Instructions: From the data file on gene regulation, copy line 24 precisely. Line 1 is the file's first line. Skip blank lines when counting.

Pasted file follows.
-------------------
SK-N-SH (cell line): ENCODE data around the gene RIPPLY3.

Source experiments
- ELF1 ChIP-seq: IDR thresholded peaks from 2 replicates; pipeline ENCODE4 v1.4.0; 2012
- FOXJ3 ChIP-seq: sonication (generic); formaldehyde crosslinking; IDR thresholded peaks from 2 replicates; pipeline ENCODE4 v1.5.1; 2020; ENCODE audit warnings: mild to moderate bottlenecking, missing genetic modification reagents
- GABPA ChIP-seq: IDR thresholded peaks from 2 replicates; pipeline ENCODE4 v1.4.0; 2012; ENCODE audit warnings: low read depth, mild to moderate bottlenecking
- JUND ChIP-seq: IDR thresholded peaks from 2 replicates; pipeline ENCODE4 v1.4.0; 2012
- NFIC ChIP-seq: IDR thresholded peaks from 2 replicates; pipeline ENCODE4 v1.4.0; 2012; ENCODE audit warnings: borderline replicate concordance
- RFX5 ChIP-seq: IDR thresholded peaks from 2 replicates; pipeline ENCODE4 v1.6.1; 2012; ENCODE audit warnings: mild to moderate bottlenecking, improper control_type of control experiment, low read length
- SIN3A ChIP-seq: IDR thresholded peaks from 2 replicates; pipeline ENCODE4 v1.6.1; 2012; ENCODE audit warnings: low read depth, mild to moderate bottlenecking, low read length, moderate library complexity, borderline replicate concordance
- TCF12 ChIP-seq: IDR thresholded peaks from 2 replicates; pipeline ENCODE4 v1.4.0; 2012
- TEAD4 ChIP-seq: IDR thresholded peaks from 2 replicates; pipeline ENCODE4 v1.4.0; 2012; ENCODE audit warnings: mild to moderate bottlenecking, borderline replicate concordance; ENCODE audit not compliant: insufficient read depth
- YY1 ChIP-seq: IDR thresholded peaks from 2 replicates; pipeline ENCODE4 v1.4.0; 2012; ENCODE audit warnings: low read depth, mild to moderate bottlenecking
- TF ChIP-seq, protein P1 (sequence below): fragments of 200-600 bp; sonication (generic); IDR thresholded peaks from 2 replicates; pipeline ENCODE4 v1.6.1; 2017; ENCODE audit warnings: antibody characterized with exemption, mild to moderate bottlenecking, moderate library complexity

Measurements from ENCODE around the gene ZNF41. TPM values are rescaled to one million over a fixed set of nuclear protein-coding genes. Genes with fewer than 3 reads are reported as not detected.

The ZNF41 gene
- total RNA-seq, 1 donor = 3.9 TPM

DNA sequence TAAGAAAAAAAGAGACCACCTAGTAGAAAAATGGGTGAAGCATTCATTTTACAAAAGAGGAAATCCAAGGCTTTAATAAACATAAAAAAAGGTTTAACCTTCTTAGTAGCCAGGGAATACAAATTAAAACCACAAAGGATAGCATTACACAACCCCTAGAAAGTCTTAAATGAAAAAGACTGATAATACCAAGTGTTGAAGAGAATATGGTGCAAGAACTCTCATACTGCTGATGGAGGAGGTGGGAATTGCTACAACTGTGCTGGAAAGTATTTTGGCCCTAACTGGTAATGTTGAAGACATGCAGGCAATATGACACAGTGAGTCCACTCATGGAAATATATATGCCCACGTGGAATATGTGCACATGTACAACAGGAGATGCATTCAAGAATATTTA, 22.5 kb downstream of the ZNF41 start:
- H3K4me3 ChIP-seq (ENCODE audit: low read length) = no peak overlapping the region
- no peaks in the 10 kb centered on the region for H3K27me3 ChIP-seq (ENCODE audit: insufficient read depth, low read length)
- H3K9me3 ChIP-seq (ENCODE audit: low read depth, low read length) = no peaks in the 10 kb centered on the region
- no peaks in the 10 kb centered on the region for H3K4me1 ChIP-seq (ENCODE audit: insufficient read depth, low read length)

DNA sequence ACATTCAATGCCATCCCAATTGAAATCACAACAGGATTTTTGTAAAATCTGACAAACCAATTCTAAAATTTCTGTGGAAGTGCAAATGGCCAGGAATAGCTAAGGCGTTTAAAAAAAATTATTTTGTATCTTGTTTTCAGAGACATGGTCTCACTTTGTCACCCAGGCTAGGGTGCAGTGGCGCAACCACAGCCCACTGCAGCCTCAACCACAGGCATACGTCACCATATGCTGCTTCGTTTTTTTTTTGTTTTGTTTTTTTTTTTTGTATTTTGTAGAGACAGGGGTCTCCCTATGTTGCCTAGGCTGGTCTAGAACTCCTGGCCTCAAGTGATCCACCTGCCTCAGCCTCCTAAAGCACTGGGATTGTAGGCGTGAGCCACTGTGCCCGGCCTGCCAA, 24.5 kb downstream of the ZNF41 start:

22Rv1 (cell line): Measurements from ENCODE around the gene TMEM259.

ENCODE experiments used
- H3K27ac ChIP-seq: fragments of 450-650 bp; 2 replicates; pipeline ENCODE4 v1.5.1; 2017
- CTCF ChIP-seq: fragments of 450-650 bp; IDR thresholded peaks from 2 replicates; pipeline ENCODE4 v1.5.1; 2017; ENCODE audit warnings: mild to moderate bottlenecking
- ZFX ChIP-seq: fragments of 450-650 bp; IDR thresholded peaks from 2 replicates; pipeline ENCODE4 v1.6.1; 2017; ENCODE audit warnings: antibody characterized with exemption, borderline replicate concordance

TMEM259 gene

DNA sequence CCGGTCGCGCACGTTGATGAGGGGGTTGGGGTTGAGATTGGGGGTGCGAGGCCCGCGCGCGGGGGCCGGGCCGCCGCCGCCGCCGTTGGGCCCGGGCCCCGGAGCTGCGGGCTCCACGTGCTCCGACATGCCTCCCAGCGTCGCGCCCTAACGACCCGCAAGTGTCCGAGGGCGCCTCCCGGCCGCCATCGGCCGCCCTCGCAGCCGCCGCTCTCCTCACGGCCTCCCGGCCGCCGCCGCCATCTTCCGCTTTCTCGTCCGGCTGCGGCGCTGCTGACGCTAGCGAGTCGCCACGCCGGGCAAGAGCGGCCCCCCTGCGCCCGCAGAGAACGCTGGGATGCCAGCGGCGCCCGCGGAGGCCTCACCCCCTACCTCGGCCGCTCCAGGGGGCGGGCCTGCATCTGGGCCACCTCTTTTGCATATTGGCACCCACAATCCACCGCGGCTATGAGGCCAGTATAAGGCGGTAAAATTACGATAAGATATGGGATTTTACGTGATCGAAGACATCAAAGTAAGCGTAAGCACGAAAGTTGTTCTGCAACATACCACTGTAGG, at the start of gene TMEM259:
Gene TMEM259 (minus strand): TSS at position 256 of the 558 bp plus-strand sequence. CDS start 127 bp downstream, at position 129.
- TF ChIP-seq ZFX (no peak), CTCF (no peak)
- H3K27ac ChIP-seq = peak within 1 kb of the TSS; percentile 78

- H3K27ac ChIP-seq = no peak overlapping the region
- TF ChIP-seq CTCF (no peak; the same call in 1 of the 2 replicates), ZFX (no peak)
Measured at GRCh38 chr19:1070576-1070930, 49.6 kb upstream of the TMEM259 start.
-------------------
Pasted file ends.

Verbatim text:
ENCODE experiments used